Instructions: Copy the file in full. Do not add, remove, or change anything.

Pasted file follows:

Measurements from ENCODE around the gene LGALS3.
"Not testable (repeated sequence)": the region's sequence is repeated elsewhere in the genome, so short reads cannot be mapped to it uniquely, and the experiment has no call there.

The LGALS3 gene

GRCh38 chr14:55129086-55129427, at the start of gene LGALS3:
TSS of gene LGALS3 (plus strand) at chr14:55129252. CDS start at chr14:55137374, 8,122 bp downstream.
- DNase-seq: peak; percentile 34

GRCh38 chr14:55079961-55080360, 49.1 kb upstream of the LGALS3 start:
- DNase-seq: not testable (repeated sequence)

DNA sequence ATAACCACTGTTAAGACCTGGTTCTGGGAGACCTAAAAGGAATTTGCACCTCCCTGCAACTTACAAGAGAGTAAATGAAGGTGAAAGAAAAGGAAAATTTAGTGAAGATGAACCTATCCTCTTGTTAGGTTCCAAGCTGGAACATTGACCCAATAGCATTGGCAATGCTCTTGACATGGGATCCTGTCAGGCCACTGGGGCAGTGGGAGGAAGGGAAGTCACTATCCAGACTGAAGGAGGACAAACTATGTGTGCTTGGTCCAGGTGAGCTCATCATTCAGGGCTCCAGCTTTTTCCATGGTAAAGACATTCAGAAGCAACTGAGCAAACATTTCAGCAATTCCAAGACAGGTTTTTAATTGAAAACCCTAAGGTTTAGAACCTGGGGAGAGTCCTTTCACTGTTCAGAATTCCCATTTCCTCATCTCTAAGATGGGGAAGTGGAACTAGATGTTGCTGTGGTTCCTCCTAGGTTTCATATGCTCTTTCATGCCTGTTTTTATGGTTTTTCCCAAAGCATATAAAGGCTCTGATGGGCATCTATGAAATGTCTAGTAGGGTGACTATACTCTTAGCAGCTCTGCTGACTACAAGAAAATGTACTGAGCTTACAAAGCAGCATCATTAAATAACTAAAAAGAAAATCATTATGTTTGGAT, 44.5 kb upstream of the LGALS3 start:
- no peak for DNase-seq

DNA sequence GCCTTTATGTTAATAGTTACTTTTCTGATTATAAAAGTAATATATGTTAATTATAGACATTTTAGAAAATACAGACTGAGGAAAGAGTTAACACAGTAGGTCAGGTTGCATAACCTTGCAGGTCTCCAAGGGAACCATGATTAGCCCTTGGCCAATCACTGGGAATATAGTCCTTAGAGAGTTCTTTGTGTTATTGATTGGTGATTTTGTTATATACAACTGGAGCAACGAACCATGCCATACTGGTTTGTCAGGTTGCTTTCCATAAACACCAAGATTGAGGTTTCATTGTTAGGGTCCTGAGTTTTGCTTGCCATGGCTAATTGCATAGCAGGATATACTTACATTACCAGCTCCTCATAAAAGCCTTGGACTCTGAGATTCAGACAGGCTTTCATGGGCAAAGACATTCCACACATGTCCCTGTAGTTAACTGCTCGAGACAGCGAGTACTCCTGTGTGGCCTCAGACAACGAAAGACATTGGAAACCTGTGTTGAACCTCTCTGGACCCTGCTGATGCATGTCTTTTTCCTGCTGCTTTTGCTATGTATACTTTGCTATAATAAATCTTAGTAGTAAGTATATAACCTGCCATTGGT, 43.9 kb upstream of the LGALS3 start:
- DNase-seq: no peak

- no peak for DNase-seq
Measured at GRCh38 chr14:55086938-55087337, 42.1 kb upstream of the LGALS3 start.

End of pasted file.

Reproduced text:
Measurements from ENCODE around the gene LGALS3.
"Not testable (repeated sequence)": the region's sequence is repeated elsewhere in the genome, so short reads cannot be mapped to it uniquely, and the experiment has no call there.

The LGALS3 gene

GRCh38 chr14:55129086-55129427, at the start of gene LGALS3:
TSS of gene LGALS3 (plus strand) at chr14:55129252. CDS start at chr14:55137374, 8,122 bp downstream.
- DNase-seq: peak; percentile 34

GRCh38 chr14:55079961-55080360, 49.1 kb upstream of the LGALS3 start:
- DNase-seq: not testable (repeated sequence)

DNA sequence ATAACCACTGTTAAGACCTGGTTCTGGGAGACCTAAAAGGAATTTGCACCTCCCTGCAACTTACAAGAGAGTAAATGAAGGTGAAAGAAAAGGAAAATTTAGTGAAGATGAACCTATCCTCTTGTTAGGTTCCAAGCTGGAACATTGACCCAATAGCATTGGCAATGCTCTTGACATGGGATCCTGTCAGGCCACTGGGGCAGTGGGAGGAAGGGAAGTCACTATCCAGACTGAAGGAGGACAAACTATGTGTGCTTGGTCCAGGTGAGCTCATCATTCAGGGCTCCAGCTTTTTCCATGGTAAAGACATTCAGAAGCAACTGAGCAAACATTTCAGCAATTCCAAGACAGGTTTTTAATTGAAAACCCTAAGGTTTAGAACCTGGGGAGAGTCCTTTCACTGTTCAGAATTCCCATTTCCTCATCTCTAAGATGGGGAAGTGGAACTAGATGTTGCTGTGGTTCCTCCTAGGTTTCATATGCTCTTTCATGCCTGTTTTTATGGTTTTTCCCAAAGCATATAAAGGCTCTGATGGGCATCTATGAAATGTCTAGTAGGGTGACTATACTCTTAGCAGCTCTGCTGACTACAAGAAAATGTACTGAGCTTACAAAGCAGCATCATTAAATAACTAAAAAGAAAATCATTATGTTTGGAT, 44.5 kb upstream of the LGALS3 start:
- no peak for DNase-seq

DNA sequence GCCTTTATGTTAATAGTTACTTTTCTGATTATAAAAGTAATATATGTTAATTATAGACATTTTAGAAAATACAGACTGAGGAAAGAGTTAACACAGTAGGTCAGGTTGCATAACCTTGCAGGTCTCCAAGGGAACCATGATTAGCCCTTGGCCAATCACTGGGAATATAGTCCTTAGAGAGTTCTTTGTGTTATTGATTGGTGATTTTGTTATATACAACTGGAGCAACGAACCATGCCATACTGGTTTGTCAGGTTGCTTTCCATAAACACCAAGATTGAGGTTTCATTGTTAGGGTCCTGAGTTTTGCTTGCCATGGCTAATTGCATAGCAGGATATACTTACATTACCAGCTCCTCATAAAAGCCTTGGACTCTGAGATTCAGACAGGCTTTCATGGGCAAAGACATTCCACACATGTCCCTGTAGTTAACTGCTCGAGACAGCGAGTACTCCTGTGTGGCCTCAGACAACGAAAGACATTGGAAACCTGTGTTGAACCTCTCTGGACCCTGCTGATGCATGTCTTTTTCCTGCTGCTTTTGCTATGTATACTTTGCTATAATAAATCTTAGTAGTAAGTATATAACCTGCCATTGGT, 43.9 kb upstream of the LGALS3 start:
- DNase-seq: no peak

- no peak for DNase-seq
Measured at GRCh38 chr14:55086938-55087337, 42.1 kb upstream of the LGALS3 start.